Ironically, not only was Isaac Asimov the author whose writing seduced me into a life-long love affair with science fiction, he would establish the ground rules for my fantasy writing also. In an essay written for Asimov’s Science Fiction Magazine, he explained “Why I do not believe in Magic.” If magic really existed, he argued, it would be a natural force like any other, subject to the same laws and limitations that governed all natural forces. There would be Laws of Magic that could be studied and tested. Magic would be consistent with the First Law of Thermodynamics (energy can neither be destroyed nor created, only changed in form) and the Second (left to its own devices, energy tends to disperse). Because these things are rarely true in fantasy novels, he wrote that he was not able to manage the suspension of disbelief necessary to enjoy them.

He was right, of course. And I will add another condition to the list: magic as a natural force should be neither good nor evil, any more than fire, water, or wind is good or evil. Like fire, it should be useful when controlled, dangerous if uncontrolled. The fact that we build windmills does not mean we stop fearing hurricanes.

These were my guidelines in designing the fae, a terrifying natural force that could transform human desire into physical reality. The problem was that the fae did not always agree with us on what “desire” was, or what that reality should be. In fact, it turned out to respond best to strong emotions of any kind, and since human beings have evolved a jerry-rigged cognitive system with three brains, multiple levels of consciousness, and numerous badly-repressed emotions, it was a dangerous situation for humans.
The cover of When True Night Falls

Against this background I would set a Faustian drama of the highest stakes: two men drawn from opposing poles of the human spectrum, forced into an alliance that would change them both – and their world – forever: Gerald Tarrant, a man whose hunger for knowledge drove him to commit such henious acts that he had become a dark legend in his own time, and Damien Vryce, a warrior-priest whose innate morality seemed unshakeable. Forced to ally against an even greater evil, surrounded by sorcerous manifestations of mankind’s greatest hopes and darkest hungers, these two would test the boundaries Good and Evil as we know them, and explore that uncomfortable realm within ourselves where there is no black or white, only gray.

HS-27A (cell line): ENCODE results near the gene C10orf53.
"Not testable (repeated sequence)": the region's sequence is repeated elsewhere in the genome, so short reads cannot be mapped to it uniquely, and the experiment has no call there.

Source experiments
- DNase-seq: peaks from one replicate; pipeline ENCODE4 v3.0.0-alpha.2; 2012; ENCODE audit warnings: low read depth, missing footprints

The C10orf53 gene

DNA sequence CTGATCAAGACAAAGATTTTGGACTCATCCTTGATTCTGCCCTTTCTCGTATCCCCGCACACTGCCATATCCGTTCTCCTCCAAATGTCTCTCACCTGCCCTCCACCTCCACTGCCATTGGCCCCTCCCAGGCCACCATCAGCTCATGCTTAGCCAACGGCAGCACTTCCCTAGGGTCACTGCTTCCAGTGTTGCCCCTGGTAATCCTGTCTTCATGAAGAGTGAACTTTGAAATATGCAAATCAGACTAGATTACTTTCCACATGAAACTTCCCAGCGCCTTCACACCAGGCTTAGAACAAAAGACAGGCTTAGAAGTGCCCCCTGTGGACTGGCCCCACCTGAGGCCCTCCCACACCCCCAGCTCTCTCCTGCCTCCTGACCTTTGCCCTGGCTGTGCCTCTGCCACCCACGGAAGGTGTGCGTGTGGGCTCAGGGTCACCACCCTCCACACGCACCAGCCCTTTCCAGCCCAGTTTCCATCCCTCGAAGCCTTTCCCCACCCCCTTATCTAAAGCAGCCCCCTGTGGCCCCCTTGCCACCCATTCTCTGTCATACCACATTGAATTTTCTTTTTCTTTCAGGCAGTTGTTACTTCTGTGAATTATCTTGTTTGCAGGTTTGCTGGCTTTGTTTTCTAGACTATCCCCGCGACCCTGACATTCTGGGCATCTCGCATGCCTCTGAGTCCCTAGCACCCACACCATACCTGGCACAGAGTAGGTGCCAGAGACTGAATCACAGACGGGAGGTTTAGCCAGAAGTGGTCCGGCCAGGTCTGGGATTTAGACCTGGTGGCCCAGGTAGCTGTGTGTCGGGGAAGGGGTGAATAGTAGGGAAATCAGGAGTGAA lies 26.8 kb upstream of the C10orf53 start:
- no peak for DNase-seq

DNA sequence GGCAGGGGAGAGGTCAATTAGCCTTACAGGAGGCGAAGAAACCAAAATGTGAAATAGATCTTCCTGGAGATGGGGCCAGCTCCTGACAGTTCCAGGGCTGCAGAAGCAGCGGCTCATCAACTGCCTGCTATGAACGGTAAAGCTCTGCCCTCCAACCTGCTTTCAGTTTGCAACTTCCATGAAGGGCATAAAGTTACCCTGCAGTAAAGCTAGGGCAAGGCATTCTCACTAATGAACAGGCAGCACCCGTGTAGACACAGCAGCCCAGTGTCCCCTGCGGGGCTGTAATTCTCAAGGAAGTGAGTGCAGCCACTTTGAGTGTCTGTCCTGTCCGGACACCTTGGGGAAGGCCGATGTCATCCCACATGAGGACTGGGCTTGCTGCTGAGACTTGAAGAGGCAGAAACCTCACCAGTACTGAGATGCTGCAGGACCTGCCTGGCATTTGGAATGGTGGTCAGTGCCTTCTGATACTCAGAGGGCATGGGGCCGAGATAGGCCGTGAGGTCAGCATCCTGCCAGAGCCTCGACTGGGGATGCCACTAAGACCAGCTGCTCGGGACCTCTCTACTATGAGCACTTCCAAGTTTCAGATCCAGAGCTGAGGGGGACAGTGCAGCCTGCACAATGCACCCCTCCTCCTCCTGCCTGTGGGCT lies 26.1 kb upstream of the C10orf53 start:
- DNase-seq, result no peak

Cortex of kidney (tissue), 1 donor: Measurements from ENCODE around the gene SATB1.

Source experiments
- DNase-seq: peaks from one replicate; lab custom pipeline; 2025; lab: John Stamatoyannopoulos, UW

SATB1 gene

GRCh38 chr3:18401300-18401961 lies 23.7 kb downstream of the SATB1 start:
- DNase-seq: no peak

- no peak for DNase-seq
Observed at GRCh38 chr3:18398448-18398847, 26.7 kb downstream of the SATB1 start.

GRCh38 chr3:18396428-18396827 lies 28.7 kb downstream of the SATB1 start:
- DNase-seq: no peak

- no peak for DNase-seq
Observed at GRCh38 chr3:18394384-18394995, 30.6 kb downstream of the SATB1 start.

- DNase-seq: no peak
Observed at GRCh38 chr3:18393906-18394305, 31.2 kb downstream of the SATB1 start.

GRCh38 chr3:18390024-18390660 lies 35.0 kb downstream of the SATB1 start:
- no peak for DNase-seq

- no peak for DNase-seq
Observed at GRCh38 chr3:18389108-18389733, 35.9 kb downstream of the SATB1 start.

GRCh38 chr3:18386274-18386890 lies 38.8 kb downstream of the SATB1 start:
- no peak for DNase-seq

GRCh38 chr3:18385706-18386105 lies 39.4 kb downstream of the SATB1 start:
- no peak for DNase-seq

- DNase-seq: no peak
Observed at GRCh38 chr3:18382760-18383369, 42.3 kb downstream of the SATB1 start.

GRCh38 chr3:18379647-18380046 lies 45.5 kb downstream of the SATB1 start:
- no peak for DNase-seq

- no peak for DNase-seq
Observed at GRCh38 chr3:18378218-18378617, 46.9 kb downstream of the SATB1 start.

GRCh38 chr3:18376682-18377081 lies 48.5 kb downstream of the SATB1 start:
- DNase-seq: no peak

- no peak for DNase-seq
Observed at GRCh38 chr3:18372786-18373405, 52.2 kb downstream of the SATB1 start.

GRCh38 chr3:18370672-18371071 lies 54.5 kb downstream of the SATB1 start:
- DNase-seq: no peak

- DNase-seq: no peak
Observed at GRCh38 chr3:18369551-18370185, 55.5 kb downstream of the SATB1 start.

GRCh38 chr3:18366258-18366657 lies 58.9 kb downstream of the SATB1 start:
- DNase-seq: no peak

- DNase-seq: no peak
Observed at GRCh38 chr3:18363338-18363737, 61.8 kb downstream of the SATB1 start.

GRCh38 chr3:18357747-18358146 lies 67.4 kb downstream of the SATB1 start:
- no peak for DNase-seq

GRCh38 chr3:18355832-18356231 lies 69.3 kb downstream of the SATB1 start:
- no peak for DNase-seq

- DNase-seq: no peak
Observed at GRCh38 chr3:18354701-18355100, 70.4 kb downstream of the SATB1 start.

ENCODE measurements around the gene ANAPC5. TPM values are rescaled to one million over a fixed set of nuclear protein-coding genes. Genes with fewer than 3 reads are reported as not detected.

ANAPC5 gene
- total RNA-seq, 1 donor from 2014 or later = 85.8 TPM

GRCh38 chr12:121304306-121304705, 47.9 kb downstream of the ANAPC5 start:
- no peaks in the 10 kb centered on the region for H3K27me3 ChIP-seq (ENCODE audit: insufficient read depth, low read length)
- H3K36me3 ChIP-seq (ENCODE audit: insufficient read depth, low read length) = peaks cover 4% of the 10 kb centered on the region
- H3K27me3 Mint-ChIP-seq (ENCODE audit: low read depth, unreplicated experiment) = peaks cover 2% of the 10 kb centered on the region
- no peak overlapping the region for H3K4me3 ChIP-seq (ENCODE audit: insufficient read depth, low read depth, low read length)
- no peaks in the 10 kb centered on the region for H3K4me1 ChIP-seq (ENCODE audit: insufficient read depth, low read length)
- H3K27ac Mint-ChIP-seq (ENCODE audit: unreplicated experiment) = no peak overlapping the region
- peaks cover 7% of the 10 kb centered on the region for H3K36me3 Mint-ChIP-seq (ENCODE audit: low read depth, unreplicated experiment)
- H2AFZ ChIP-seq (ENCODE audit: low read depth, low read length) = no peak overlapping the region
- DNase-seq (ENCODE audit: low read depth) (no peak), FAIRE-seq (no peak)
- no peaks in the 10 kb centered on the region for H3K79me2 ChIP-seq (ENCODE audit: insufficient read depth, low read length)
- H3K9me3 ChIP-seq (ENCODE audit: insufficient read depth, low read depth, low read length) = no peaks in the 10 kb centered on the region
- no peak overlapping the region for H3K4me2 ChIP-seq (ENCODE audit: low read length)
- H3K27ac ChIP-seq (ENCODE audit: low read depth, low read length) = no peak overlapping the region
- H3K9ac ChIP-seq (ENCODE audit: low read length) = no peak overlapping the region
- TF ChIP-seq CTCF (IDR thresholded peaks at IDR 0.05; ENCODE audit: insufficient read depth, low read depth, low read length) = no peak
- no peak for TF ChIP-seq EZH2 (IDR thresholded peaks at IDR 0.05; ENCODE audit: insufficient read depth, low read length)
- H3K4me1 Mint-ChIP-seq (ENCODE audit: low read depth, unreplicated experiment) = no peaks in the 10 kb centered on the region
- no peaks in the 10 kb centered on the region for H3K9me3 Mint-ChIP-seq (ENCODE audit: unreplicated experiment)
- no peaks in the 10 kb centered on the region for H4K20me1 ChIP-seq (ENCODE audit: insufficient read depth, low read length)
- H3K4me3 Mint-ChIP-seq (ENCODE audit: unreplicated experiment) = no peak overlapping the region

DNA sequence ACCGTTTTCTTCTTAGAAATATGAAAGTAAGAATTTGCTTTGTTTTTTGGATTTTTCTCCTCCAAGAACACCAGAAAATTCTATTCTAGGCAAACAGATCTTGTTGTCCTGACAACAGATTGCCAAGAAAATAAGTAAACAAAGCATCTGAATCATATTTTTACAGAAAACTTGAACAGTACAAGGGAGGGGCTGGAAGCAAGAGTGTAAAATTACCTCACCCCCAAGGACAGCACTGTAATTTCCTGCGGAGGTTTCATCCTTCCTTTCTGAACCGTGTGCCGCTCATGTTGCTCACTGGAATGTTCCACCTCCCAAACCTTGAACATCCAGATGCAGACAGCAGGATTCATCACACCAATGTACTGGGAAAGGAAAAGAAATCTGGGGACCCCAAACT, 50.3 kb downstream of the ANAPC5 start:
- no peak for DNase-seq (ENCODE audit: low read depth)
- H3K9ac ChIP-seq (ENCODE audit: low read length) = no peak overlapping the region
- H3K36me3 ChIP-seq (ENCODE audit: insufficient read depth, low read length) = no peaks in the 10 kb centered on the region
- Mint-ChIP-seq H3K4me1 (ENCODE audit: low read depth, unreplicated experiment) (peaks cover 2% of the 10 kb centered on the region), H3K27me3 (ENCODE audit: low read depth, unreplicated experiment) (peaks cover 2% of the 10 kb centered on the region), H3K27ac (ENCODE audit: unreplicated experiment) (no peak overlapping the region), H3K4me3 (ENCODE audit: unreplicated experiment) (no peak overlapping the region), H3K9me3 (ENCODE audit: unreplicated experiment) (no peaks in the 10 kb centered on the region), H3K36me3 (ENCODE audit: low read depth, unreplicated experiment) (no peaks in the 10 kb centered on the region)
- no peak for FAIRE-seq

The latter of course has become my trademark.

Because I wanted the inhabitants of Erna to be people we could identify with, I decided to have them be descended from an Earth colony. A thousand years later the original colony would be little more than legend, and all its technology would be forgotten, but I do get questions from fans about the guiding concept behind it, so here it is:

The colony ship that brought humans to Erna was one of thousands sent out from Earth at a time when her population was reaching the breaking point. The colonists left home knowing they would never see Earth again, and that everyone that mattered to them on the home planet would likely be dead and gone centuries before they landed. (No FTL in these books, sorry). Each of those colonies had its own source of financing, political backing, and membership requirements. Some were sent out by hopeful or ambitious nations, some by rich individuals, some by powerful organizations with agendas of their own. (Fans may recognize some key concepts later developed in This Alien Shore)
The cover of Crown of Shadows

The Ernan expedition was not meant to represent the whole spectrum of human experience; it was merely one ship among many. Its unifying concept can be summed up in one sentence: Maximum genetic diversity with minimum cultural conflict. Colonists were chosen mostly from English-speaking, European-descended cultures: The US, Canada, Britain, Australia, etc. These countries had strong immigrant components, allowing for great racial (and thus genetic) diversity with strong cultural compatibility. (This is also why there are so many “ethnic” names on Erna.)

Colonists were chosen for stable, “moderate” temperaments; fanatics of any kind, particularly religious fanatics, were not accepted. The founders believed this was necessary for their “melting pot” concept to work. And it would have, too…had the fae not encouraged the most extreme human passions, driven mankind back into a technological Dark Ages, and rewarded religious faith with a host of accommodating demons that gave them a competitive edge over the more mild-mannered, less creative members of the expedition.

That, then, is the unspoken history behind The Coldfire Trilogy, which I hope will answer some of the questions fans have had about the setting. The colony is not meant to represent the whole of Earth at that time, or make any statement about space colonies other than to say “this is one of them.” It is simply one story among many…but it’s the one I chose to tell.